A commission convened by President Nixon discovered as much a half-century later, finding that in 1970, 34 states did not meet even half of the workers’ compensation standards prescribed by the newly created Occupational Safety and

Montgomery County COVID-19 cases top 11K; deaths remain at 140

Online registration is still available for COVID-19 testing in Montgomery County. To get a voucher, go to mchd-tx.org or mcphd-tx.org and click on the

Online registration is still available for COVID-19 testing in Montgomery County. To get a voucher, go to mchd-tx.org or mcphd-tx.org and click on the “need to be tested” link. Fill out the information. A voucher will be emailed. Once you have the voucher, make an appointment at your choice of testing centers and get tested.

Gustavo Huerta, Houston Chronicle / Staff photographer

Montgomery County continued a trend Wednesday with no new COVID-related deaths but added 50 new active cases for a total of 1,508.

Total number of cases in the county jumped to 11,092. The number of deaths related to the virus remained at 140, according to the Montgomery County Public Health District.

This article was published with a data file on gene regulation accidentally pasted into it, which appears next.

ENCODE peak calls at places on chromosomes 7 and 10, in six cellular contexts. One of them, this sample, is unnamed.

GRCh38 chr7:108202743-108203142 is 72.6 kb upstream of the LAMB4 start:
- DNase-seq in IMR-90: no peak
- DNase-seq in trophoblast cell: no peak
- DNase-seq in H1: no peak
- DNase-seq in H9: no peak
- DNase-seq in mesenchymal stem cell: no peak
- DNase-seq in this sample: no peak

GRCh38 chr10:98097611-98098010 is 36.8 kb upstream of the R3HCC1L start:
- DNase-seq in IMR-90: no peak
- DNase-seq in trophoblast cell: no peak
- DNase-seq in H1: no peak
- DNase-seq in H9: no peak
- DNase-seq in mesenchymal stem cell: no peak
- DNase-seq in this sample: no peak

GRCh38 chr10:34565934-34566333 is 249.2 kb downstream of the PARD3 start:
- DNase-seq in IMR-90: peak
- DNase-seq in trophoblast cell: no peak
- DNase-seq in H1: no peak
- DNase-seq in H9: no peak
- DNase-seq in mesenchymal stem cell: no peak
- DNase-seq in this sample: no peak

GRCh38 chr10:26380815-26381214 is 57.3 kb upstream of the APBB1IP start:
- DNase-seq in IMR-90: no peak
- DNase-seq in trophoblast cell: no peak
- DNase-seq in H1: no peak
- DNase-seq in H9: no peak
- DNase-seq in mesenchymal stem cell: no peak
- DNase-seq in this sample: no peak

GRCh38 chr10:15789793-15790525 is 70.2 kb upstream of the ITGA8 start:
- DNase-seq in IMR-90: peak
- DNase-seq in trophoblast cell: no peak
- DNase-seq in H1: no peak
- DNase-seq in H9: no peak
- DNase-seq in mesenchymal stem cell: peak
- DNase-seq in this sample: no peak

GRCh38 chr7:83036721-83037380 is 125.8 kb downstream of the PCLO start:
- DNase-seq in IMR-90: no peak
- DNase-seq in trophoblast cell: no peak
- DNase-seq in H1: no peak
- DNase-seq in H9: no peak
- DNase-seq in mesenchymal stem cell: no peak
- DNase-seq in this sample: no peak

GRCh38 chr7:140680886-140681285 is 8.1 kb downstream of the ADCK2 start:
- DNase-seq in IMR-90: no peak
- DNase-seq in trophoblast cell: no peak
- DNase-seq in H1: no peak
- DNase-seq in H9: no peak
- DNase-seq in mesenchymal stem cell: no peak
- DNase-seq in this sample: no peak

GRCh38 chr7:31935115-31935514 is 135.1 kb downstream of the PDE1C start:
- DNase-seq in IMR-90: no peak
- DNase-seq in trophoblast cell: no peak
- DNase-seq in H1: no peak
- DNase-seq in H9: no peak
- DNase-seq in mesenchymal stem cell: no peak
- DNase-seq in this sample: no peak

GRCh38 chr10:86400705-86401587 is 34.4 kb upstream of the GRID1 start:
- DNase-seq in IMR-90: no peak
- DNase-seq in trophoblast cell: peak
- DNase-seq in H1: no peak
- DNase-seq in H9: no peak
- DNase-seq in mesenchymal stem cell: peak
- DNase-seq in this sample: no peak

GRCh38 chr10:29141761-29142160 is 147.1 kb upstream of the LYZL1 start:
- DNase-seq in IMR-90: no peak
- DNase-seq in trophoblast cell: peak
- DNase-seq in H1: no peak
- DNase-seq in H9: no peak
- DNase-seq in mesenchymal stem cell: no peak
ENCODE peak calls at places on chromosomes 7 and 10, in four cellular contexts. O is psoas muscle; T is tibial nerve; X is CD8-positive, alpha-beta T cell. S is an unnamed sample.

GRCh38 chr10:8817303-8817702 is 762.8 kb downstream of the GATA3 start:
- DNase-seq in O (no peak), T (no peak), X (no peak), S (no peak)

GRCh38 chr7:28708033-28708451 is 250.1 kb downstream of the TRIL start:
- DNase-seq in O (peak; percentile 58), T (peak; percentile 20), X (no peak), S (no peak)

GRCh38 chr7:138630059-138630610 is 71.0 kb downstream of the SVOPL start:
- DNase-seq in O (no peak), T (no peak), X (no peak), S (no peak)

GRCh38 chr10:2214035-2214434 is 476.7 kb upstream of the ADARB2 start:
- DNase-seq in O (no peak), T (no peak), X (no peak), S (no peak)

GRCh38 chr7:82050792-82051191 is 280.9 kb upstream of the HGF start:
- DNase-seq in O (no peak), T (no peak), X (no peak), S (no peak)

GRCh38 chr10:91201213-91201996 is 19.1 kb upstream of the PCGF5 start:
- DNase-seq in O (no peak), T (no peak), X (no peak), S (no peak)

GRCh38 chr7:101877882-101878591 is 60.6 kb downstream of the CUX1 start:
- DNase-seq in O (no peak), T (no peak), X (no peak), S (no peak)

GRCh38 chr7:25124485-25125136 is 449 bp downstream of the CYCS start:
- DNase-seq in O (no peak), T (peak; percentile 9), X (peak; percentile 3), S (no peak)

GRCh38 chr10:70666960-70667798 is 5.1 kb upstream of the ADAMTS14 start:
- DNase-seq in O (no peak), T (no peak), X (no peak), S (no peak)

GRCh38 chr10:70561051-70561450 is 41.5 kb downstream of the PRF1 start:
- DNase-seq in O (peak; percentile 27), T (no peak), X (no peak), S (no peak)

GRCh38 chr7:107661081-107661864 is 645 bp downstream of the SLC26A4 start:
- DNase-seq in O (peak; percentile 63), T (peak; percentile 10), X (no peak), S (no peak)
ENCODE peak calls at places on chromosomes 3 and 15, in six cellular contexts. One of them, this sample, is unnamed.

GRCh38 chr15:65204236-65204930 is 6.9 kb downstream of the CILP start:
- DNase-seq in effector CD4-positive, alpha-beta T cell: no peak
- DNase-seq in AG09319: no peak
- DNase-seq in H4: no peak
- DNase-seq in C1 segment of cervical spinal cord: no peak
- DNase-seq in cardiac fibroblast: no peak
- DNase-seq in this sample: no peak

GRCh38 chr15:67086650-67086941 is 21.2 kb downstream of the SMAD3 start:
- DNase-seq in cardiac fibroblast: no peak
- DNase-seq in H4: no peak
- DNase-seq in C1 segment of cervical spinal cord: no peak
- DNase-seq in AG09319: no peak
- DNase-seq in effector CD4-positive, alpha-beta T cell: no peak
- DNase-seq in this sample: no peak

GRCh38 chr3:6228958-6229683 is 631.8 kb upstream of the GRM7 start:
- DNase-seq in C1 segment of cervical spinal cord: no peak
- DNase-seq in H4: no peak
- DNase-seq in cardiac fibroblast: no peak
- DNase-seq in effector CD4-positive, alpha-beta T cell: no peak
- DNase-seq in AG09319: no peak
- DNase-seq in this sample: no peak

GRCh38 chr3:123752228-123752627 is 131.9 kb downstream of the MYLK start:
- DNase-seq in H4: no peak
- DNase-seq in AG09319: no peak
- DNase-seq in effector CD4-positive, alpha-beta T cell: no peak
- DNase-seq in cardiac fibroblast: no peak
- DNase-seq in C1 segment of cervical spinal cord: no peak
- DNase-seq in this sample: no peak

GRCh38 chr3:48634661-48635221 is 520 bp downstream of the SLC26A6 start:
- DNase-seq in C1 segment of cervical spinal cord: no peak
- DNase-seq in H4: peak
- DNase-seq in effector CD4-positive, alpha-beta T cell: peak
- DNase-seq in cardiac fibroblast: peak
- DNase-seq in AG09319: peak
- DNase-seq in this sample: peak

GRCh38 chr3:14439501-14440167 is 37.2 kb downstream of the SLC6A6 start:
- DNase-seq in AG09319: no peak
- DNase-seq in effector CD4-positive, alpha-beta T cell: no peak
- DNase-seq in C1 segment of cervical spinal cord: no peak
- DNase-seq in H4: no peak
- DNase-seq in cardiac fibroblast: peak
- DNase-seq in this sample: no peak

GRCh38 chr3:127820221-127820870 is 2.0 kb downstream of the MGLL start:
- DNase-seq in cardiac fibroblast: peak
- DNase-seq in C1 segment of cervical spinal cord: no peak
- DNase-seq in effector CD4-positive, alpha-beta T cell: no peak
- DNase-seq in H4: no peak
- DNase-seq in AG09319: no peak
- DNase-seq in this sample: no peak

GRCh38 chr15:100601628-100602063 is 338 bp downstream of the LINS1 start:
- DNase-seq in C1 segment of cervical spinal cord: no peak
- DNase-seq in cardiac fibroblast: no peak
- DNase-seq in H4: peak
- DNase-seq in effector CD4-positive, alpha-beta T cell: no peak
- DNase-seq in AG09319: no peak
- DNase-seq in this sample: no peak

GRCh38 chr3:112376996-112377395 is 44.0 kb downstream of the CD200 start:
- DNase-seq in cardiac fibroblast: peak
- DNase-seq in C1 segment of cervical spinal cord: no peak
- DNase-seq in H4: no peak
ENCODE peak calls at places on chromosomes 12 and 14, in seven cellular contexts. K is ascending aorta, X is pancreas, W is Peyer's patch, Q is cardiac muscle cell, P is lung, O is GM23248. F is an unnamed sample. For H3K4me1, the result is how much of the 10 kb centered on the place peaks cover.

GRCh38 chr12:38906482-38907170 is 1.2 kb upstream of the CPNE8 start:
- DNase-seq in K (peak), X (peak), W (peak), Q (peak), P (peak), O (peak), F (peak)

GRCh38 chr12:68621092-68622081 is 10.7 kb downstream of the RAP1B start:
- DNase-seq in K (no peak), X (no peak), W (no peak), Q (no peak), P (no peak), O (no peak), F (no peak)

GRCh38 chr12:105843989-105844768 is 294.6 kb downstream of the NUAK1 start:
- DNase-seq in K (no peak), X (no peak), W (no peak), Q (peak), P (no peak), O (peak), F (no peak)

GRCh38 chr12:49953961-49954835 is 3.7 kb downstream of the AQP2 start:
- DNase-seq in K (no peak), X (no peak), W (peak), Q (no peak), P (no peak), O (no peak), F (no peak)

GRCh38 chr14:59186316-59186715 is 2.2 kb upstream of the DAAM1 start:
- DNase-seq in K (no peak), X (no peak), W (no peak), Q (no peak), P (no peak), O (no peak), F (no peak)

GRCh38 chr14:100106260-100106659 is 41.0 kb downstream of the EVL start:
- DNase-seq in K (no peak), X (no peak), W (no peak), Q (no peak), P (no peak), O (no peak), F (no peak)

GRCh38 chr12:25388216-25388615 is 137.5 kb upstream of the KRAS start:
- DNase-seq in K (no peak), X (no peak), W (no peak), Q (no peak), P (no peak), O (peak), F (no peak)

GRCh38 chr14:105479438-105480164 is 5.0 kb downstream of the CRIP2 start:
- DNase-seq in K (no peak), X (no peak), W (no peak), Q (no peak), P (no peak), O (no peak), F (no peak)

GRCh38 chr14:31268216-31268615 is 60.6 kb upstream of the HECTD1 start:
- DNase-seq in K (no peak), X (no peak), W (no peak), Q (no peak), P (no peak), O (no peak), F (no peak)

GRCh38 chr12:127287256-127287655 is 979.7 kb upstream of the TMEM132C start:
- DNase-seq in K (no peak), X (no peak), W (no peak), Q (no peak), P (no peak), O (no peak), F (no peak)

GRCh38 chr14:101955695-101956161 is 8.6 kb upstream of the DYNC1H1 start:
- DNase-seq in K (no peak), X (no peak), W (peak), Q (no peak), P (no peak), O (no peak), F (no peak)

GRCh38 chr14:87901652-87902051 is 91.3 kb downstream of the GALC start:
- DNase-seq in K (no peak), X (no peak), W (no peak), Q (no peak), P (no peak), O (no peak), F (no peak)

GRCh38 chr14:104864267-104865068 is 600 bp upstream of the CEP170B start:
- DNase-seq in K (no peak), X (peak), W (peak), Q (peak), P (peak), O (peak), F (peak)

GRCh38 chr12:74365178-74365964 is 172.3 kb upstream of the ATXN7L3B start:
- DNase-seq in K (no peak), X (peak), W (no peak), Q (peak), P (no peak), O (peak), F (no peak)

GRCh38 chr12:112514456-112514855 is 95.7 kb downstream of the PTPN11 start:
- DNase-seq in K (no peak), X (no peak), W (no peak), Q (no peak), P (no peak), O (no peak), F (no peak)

Total hospitalizations, both county and noncounty residents, decreased by three to 41 with 11 of those patients in ICU.

The Montgomery County Public Health District is continuing to process cases that were reported to The Department of State Health Services directly by healthcare providers and entered into the National Electronic Disease Surveillance System.


Online registration is still available for COVID-19 testing in Montgomery County. To get a voucher, go to mchd-tx.org or mcphd-tx.org and click on the “need to be tested” link. Fill out the information. A voucher will be emailed. Once you have the voucher, make an appointment at your choice of testing centers and get tested.

The MCHD/MCPHD COVID-19 Call Center is open from 8 a.m. to 4:30 p.m. Monday through Friday. Call 936-523-3916.